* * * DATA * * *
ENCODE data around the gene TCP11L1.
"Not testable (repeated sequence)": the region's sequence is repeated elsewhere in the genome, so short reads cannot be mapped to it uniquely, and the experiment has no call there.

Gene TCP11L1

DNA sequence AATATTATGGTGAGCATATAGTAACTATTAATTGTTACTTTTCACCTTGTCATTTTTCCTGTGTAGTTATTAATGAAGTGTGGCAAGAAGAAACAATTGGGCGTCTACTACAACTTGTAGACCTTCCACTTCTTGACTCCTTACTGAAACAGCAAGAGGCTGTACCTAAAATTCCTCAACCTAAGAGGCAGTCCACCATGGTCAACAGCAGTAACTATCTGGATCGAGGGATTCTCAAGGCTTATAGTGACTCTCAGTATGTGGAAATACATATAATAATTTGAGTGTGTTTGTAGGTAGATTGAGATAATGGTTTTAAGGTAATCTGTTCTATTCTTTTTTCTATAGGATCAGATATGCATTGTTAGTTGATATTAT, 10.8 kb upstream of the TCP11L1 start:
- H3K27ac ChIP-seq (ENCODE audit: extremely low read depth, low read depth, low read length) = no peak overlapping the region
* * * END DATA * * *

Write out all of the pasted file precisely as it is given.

ENCODE data around the gene TCP11L1.
"Not testable (repeated sequence)": the region's sequence is repeated elsewhere in the genome, so short reads cannot be mapped to it uniquely, and the experiment has no call there.

Gene TCP11L1

DNA sequence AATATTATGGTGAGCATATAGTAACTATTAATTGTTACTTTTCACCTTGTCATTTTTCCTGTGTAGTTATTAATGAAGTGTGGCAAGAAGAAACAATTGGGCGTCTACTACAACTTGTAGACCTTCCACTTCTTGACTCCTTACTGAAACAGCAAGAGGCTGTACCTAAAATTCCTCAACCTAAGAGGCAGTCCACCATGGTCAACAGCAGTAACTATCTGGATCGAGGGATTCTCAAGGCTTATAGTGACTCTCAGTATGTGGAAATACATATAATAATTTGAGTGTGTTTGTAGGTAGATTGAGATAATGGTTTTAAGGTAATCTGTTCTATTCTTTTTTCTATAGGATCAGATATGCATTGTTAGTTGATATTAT, 10.8 kb upstream of the TCP11L1 start:
- H3K27ac ChIP-seq (ENCODE audit: extremely low read depth, low read depth, low read length) = no peak overlapping the region